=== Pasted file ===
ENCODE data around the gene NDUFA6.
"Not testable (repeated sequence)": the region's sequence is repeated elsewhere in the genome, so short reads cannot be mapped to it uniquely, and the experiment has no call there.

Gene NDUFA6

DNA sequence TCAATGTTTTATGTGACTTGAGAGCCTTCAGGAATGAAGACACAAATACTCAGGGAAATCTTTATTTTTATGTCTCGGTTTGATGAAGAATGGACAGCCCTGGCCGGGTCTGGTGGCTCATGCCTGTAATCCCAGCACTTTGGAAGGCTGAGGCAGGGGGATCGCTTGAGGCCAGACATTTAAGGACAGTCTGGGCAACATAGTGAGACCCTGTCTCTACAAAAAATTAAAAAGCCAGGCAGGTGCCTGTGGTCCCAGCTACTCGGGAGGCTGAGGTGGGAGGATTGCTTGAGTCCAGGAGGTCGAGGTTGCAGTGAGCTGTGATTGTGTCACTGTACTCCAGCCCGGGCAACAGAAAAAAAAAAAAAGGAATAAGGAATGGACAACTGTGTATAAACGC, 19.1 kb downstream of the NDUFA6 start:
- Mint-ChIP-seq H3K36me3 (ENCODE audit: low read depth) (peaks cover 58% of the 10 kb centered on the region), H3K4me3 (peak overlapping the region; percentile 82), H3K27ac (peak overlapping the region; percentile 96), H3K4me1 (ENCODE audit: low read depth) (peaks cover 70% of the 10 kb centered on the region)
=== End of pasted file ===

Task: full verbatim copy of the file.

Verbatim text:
ENCODE data around the gene NDUFA6.
"Not testable (repeated sequence)": the region's sequence is repeated elsewhere in the genome, so short reads cannot be mapped to it uniquely, and the experiment has no call there.

Gene NDUFA6

DNA sequence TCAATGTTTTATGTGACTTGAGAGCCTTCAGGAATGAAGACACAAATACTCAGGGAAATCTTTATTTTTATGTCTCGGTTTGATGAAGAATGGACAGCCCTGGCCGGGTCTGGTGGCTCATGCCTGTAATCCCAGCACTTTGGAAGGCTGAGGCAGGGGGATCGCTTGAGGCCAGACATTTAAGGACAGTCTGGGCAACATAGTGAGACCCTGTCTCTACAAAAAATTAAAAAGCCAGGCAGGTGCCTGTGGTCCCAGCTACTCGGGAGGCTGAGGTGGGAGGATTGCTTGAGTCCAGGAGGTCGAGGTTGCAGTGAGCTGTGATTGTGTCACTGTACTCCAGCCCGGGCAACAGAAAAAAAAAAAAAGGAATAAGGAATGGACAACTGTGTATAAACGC, 19.1 kb downstream of the NDUFA6 start:
- Mint-ChIP-seq H3K36me3 (ENCODE audit: low read depth) (peaks cover 58% of the 10 kb centered on the region), H3K4me3 (peak overlapping the region; percentile 82), H3K27ac (peak overlapping the region; percentile 96), H3K4me1 (ENCODE audit: low read depth) (peaks cover 70% of the 10 kb centered on the region)